Lao Tzu
Lao Tzu

According to legend, Lao Tzu ("old man" or "old sage") was the ancient author of Tao Te Ching, the most widely translated Chinese work of all time and the classic book of the religion or philosophy known as Taoism. Scholars disagree whether Lao Tzu was a real person or a pen name for the writers of Tao Te Ching, which is often called "the Lao tzu." A general history of China from the first century B.C. describes Lao Tzu as an older contemporary and teacher of Confucius (551-479 B.C.). It says he wrote the two-volume Tao Te Ching at the request of the keeper of a "pass" while on a westward journey. Compared to Confucius, who focuses on right relations in human society, Lao Tzu takes a more mystical approach to tuning into the natural order of things as a way of achieving personal and social harmony.

An ancient biography says Lao Tzu's name at birth was Li Erh... Tao Te Ching, sometimes called the "book of five thousand characters," is also spelled Dao De Jing or Daode Jing... Tao means "way" or "path,"; te means "virtue," and ching means "laws," so the title of the Lao tzu is translated variously as The Way and its Power, The Classic of the Way of Virtue, and The Law (or Canon) of Virtue and its Way... Tai Chi, or Tai Chi Chuan, a form of movement and meditation, is thought to be a physical expression of the principles of Taoism.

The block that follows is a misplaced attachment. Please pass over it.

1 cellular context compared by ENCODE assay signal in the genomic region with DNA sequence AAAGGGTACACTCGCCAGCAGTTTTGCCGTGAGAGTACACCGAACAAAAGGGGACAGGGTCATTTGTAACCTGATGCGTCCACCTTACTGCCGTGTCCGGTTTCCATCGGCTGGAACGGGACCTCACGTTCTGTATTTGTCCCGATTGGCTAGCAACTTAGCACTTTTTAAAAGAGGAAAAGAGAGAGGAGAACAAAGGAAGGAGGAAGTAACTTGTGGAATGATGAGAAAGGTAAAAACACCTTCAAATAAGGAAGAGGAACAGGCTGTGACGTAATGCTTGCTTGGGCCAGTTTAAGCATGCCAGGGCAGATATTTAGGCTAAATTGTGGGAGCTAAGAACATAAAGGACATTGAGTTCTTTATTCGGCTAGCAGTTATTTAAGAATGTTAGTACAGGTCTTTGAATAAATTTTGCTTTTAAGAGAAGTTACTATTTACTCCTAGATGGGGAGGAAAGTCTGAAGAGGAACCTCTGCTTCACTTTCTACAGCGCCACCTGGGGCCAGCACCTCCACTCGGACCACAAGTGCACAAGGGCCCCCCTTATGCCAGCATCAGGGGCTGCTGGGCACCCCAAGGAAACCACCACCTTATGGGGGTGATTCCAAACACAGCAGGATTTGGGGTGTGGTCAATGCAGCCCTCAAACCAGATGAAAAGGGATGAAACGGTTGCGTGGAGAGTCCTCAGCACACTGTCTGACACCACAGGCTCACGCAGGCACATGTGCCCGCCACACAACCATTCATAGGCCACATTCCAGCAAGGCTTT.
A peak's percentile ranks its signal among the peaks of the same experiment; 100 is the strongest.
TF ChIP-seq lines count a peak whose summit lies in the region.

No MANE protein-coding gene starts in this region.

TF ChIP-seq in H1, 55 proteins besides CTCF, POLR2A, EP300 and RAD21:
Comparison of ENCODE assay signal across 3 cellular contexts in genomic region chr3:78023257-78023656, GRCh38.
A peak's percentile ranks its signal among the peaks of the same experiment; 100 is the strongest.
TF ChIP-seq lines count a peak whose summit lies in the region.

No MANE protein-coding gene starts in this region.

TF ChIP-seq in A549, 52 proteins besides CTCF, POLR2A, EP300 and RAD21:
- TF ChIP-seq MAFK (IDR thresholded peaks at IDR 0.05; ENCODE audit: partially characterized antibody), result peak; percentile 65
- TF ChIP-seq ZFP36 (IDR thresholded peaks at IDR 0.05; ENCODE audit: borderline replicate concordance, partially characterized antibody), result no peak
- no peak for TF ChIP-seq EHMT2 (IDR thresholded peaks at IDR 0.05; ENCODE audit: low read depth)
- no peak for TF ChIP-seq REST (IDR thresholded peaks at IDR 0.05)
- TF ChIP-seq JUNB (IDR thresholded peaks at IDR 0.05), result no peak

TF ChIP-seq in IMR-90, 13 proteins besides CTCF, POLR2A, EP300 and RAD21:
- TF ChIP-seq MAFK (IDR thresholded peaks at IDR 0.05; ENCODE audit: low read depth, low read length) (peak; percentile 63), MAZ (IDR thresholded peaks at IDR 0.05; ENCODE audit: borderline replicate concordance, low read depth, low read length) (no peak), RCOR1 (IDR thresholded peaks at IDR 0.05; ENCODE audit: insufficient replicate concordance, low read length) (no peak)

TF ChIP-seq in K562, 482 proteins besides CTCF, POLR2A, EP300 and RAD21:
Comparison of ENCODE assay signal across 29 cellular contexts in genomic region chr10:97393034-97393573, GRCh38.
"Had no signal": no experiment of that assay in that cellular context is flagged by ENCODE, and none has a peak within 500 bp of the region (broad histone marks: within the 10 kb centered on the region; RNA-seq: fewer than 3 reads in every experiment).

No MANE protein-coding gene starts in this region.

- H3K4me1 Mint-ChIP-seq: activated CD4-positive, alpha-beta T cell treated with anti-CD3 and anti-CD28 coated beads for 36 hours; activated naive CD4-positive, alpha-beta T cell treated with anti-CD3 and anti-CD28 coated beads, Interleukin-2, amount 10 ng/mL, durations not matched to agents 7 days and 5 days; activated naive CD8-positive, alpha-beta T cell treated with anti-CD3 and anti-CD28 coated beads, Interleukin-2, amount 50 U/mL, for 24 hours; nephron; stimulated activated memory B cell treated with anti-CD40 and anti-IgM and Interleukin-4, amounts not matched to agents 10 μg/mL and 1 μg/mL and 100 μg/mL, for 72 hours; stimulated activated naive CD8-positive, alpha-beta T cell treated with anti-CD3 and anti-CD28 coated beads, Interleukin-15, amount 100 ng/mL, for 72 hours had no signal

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Tao is beyond words and beyond understanding. Words may be used to speak of it, but they cannot contain it.

Tao existed before words and names, before heaven and earth, before the ten thousand things. It is the unlimited father and mother of all limited things.

Therefore, to see beyond all boundaries to the subtle heart of things, dispense with names, with concepts, with expectations and ambitions and differences.

Tao and its many manifestations arise from the same source: subtle wonder within mysterious darkness.

This is the beginning of all understanding.
 Tao te Ching 1